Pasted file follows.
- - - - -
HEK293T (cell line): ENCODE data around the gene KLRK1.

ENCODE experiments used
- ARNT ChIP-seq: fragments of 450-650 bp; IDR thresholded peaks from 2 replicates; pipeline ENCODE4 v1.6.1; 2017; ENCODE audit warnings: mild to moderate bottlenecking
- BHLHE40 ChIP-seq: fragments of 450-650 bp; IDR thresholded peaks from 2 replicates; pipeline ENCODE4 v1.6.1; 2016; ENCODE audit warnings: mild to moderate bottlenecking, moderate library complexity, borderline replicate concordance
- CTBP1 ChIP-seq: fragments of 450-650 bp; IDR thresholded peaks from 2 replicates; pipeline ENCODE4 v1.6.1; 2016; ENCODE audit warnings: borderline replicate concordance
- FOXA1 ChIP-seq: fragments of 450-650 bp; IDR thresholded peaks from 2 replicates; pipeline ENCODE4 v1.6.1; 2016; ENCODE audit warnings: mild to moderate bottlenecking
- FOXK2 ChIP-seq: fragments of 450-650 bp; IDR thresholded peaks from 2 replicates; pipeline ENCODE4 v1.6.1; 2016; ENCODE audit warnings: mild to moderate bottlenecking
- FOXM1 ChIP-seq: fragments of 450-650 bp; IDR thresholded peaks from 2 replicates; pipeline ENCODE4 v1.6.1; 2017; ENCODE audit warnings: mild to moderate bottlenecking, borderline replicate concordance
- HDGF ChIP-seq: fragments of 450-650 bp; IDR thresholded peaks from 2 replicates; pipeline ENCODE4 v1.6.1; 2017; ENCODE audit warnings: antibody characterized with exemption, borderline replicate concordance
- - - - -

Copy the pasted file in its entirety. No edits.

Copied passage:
HEK293T (cell line): ENCODE data around the gene KLRK1.

ENCODE experiments used
- ARNT ChIP-seq: fragments of 450-650 bp; IDR thresholded peaks from 2 replicates; pipeline ENCODE4 v1.6.1; 2017; ENCODE audit warnings: mild to moderate bottlenecking
- BHLHE40 ChIP-seq: fragments of 450-650 bp; IDR thresholded peaks from 2 replicates; pipeline ENCODE4 v1.6.1; 2016; ENCODE audit warnings: mild to moderate bottlenecking, moderate library complexity, borderline replicate concordance
- CTBP1 ChIP-seq: fragments of 450-650 bp; IDR thresholded peaks from 2 replicates; pipeline ENCODE4 v1.6.1; 2016; ENCODE audit warnings: borderline replicate concordance
- FOXA1 ChIP-seq: fragments of 450-650 bp; IDR thresholded peaks from 2 replicates; pipeline ENCODE4 v1.6.1; 2016; ENCODE audit warnings: mild to moderate bottlenecking
- FOXK2 ChIP-seq: fragments of 450-650 bp; IDR thresholded peaks from 2 replicates; pipeline ENCODE4 v1.6.1; 2016; ENCODE audit warnings: mild to moderate bottlenecking
- FOXM1 ChIP-seq: fragments of 450-650 bp; IDR thresholded peaks from 2 replicates; pipeline ENCODE4 v1.6.1; 2017; ENCODE audit warnings: mild to moderate bottlenecking, borderline replicate concordance
- HDGF ChIP-seq: fragments of 450-650 bp; IDR thresholded peaks from 2 replicates; pipeline ENCODE4 v1.6.1; 2017; ENCODE audit warnings: antibody characterized with exemption, borderline replicate concordance